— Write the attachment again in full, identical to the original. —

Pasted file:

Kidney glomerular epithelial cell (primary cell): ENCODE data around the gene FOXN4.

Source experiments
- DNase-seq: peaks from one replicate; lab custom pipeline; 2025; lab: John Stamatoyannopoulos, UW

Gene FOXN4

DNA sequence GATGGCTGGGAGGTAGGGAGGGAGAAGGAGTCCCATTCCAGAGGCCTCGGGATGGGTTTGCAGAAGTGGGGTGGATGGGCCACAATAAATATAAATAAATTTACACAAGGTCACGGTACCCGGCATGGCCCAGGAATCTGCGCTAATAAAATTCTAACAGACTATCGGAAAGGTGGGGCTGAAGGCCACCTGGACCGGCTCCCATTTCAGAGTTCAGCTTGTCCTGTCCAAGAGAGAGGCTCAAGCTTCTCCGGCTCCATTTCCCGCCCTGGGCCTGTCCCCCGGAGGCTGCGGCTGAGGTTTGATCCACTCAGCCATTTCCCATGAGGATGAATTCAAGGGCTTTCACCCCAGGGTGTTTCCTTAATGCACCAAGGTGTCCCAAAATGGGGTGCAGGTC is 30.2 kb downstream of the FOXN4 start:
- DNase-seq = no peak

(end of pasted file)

Kidney glomerular epithelial cell (primary cell): ENCODE data around the gene FOXN4.

Source experiments
- DNase-seq: peaks from one replicate; lab custom pipeline; 2025; lab: John Stamatoyannopoulos, UW

Gene FOXN4

DNA sequence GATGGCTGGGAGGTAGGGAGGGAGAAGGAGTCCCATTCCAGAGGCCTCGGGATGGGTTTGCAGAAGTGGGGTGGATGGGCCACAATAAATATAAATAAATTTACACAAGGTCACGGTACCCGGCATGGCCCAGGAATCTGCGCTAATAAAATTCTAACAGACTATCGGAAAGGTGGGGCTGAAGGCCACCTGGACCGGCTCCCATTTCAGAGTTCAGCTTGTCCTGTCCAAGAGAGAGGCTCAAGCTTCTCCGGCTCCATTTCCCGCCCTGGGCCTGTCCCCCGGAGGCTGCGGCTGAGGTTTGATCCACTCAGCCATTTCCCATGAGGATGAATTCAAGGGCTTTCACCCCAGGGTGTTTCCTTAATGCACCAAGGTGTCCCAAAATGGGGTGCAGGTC is 30.2 kb downstream of the FOXN4 start:
- DNase-seq = no peak